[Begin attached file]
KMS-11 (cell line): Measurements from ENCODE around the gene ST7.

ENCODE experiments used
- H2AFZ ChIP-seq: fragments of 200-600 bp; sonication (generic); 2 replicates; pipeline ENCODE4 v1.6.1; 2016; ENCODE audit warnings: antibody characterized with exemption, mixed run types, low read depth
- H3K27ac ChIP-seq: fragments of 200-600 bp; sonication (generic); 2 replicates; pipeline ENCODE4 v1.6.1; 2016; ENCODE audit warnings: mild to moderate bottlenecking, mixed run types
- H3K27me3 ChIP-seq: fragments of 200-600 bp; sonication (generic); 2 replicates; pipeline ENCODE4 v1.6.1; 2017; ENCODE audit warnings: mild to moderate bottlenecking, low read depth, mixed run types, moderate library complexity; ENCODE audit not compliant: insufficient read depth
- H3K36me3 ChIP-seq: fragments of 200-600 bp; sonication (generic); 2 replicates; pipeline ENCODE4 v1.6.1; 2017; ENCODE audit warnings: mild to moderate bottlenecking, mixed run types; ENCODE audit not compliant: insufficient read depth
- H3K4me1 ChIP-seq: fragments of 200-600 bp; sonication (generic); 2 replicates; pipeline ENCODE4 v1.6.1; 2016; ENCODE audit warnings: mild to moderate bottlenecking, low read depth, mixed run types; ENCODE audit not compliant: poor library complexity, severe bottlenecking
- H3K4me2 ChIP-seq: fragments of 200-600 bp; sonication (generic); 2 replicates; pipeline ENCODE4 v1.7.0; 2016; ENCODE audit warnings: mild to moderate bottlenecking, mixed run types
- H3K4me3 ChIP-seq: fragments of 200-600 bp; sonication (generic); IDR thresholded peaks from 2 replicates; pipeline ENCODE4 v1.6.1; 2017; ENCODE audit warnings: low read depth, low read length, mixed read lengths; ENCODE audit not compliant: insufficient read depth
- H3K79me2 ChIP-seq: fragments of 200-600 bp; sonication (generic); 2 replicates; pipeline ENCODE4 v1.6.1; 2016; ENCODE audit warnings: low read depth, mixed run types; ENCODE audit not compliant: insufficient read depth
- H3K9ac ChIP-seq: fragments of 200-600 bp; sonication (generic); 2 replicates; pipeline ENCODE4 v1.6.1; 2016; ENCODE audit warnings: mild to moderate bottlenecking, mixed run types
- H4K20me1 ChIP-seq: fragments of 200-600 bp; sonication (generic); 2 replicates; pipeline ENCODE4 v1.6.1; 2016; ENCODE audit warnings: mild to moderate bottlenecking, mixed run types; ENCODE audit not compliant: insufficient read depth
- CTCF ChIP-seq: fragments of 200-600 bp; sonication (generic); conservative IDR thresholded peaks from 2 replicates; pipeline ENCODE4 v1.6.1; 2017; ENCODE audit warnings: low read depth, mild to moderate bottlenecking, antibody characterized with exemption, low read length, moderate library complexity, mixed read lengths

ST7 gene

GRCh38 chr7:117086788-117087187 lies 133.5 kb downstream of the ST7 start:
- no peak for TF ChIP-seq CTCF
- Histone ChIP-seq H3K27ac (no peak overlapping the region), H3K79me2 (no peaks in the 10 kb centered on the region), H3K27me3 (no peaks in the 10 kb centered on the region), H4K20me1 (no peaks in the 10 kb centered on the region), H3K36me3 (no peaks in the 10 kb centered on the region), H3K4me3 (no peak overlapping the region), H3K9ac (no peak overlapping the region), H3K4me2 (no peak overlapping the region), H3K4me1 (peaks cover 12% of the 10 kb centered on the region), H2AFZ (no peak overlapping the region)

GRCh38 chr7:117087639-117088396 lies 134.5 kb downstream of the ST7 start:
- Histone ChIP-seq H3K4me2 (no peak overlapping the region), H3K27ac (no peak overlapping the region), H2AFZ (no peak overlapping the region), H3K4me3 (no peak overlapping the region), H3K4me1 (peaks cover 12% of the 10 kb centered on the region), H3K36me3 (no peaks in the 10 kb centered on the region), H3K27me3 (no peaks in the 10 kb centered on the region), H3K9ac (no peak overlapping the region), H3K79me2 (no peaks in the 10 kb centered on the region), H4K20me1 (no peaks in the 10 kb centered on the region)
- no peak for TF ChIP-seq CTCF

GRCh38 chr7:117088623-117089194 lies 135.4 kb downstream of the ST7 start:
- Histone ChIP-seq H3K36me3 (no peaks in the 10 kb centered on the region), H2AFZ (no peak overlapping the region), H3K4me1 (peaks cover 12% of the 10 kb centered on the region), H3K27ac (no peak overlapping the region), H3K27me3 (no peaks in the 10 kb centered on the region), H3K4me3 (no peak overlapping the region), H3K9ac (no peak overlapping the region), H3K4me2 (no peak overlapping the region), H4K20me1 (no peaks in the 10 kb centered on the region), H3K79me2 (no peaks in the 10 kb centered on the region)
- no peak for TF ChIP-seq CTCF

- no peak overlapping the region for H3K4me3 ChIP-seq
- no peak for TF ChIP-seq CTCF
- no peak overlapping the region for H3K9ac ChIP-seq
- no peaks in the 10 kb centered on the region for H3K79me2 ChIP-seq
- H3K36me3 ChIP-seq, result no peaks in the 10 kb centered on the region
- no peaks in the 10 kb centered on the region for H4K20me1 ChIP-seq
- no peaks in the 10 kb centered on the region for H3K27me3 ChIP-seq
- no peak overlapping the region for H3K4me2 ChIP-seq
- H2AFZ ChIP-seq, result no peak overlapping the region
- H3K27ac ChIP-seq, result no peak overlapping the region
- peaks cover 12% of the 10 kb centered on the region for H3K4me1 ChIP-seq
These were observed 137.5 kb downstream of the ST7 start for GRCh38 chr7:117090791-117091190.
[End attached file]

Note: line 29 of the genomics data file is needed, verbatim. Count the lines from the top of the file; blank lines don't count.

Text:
- no peaks in the 10 kb centered on the region for H4K20me1 ChIP-seq